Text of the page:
Acupuncture’s role in solving the Opioid Epidemic, our three person showed that on the Multidisciplinary Board Fact Finding Work Group Controlling Substances meeting on Nov. 3rd, 2017 in Orlando.  We focused on the Evidence, Cost-Effectiveness, and Care Availability for Acupuncture as a  Primary, Non-Pharmacologic Method  for Pain Relief and Management following the White Paper 2017.

 

We pointed out that Acupuncture is an effective, safe, and cost-effective treatment for numerous types of acute and chronic pain. Acupuncture should be recommended as a first line treatment for pain before opiates are prescribed, and may reduce opioid use.

As the representative of Dr Xuguang Yang, the vice president of FAA, Dr Yiwen Xiang gave a speech to address that Effectiveness/Efficacy of acupuncture for different types of pain. She said as follow as:

“There is growing research evidence to support the effectiveness and efficacy of acupuncture for the relief of numerous types of pain, especially chronic pain, as well as the use of acupuncture for a diverse array of conditions. Acupuncture has been shown to be effective for treating various types of pain, with the strongest evidence emerging for back pain, neck pain, shoulder pain, chronic headache, and osteoarthritis. In an individual patient meta-analysis of 17,922 people from 29 randomized controlled trials (RCTs), it was concluded that true acupuncture was significantly superior to no acupuncture and sham acupuncture controls.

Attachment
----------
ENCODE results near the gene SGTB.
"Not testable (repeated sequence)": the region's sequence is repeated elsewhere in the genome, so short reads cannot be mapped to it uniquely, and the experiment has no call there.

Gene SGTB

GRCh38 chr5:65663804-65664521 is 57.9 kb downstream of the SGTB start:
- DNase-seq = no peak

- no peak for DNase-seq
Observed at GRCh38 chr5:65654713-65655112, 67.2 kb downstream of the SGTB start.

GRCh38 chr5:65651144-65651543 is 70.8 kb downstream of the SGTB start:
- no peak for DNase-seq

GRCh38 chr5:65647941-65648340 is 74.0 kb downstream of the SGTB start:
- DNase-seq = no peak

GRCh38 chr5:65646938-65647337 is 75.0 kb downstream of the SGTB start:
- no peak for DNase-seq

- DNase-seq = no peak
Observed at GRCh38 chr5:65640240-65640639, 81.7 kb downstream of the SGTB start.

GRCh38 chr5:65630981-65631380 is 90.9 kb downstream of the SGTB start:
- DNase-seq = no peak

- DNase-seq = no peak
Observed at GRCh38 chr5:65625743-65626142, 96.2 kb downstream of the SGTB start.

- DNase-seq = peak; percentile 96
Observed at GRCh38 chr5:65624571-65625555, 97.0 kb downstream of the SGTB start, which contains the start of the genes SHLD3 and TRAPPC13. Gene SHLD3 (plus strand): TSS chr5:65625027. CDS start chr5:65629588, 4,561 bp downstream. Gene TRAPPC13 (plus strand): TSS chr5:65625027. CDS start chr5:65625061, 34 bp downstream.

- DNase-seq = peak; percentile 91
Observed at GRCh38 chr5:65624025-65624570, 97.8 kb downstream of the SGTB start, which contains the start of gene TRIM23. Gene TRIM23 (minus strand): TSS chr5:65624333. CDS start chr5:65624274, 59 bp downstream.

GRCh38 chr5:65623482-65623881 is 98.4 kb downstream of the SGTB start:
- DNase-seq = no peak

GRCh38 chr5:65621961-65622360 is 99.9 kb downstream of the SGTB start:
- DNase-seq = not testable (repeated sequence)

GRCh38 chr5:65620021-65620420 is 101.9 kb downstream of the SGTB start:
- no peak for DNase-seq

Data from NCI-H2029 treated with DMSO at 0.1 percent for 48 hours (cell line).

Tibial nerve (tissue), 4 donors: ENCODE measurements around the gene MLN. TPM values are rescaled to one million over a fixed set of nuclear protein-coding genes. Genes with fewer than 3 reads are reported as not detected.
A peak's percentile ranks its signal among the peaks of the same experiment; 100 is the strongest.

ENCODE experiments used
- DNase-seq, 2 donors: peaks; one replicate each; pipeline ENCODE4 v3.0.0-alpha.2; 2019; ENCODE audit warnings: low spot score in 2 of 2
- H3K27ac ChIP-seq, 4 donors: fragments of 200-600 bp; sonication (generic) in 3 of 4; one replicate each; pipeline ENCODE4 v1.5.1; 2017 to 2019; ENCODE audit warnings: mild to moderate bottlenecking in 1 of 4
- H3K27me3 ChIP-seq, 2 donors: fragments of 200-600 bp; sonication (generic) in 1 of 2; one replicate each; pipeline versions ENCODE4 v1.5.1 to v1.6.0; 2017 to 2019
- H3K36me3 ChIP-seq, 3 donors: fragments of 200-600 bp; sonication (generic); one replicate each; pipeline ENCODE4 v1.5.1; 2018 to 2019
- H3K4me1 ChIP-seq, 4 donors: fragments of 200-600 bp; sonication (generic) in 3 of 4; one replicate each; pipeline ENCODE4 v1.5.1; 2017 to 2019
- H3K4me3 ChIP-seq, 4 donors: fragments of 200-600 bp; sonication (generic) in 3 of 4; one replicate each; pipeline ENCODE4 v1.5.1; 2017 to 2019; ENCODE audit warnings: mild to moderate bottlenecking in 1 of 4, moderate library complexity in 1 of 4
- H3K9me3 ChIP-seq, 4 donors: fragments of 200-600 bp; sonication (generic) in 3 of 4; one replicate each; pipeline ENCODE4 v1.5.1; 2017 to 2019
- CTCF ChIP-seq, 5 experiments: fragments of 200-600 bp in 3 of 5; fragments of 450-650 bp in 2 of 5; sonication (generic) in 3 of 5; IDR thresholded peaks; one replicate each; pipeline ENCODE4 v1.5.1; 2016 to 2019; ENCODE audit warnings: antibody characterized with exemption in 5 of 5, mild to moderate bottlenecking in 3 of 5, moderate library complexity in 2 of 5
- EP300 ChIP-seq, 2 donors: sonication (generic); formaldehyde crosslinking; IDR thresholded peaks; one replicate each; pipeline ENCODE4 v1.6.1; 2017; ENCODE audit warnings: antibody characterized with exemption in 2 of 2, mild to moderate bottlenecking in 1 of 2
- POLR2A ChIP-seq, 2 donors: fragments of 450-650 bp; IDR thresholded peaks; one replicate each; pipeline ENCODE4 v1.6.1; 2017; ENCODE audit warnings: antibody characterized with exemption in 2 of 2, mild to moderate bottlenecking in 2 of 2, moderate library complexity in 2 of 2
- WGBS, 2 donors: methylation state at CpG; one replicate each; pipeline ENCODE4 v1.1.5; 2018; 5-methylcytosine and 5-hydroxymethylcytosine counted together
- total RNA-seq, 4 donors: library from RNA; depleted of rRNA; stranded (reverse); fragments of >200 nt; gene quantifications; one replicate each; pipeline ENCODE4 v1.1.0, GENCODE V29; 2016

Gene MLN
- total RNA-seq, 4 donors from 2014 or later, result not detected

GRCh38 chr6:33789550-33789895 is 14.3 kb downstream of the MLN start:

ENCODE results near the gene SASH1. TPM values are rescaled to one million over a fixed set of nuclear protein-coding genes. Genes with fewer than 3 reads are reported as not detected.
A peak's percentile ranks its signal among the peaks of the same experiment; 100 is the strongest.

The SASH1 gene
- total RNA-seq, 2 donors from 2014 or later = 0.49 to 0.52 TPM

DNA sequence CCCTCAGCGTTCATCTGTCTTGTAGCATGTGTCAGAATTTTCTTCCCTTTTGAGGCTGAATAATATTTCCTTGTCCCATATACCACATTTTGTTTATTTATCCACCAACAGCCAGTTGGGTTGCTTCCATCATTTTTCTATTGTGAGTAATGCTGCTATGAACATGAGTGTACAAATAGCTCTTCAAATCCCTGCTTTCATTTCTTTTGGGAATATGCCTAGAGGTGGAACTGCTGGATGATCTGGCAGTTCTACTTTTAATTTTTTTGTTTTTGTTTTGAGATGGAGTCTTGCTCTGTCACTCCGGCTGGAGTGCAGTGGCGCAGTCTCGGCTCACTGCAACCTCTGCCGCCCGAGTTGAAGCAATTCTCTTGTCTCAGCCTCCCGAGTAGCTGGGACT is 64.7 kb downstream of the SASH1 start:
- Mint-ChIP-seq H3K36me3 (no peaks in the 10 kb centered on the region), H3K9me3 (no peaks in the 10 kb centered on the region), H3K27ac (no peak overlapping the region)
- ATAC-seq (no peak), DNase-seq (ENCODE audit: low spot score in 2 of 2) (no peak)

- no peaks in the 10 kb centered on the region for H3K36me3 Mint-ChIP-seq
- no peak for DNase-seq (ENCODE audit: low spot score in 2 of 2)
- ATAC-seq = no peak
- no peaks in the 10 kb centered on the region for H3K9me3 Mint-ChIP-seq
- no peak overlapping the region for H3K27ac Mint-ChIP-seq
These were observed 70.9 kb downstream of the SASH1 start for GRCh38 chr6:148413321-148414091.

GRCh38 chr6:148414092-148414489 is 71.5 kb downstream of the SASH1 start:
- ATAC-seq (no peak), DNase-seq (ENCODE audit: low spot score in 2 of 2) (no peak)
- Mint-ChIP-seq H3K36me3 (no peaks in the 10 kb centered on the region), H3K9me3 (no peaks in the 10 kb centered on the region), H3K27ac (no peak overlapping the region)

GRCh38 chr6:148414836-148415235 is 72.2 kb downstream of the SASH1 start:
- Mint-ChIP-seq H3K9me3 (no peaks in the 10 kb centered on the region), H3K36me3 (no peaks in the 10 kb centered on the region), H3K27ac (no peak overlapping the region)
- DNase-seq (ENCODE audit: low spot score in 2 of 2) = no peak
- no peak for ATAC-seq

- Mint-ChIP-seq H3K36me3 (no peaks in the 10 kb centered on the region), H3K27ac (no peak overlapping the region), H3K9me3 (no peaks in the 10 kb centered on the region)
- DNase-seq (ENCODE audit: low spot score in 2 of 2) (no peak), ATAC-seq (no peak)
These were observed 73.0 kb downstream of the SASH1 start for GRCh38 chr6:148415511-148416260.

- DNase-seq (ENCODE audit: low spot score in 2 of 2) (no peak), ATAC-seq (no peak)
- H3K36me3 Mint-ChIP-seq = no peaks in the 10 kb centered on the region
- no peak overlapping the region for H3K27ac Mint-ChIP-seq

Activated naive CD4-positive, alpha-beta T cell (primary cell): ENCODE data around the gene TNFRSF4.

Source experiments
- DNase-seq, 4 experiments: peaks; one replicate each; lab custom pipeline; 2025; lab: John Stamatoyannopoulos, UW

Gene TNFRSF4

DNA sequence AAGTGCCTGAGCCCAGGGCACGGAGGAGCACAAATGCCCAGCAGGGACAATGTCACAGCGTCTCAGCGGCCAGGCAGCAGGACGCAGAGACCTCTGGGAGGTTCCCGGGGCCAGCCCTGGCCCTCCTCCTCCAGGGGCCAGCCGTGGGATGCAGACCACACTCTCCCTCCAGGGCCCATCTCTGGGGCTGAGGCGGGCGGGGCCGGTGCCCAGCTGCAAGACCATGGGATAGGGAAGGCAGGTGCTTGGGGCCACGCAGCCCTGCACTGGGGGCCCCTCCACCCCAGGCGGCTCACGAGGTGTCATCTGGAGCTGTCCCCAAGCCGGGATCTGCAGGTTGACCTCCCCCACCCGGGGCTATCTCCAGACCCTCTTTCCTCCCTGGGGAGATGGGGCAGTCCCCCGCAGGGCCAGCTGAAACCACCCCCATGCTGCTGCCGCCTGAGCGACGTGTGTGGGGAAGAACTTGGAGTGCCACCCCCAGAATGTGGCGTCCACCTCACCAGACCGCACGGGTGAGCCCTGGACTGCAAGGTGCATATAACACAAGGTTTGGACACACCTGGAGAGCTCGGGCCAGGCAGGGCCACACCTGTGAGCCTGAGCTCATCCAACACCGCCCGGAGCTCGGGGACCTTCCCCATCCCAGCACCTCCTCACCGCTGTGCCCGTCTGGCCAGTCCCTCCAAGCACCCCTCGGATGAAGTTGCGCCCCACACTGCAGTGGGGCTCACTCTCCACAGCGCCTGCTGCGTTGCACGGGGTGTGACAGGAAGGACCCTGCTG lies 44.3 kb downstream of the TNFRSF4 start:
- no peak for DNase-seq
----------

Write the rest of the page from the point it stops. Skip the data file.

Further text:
A systematic review and meta-analysis on acupuncture for the treatment of sciatica concluded that acupuncture was superior to standard pharmaceutical care (such as ibuprofen, diclofenac, and prednisone) in reducing pain intensit and pain threshold.

A prospective, randomized trial of acupuncture vs. morphine to treat emergency department/emergency room patients with acute onset, moderate to severe pain was conducted. Acupuncture provided more effective and faster analgesia than morphine, and was better tolerated.

The above mentioned meta-analysis included 29 trials and 17,922 patients with chronic pain conditions; data on longer term follow-up (available for 20 trials, including 6376 patients) suggests that approximately 90% of the benefit of acupuncture relative to controls would be sustained at 12 months after the course of treatment. Patients can generally be reassured that treatment effects persist at least 12 months.”

 

—– Acupuncture’s Role in Solving the Opioid Epidemic: Evidence, Cost-Effectiveness, and Care Availability for Acupuncture as a  Primary, Non-Pharmacologic Method  for Pain Relief and Management, White Paper 2017,

The American Society of Acupuncturists (ASA)

The American Alliance for Professional Acupuncture Safety (AAPAS)

The Acupuncture Now Foundation (ANF)

The American TCM Association (ATCMA)

The American TCM Society (ATCMS) National Federation of TCM Organizations (NFTCMO).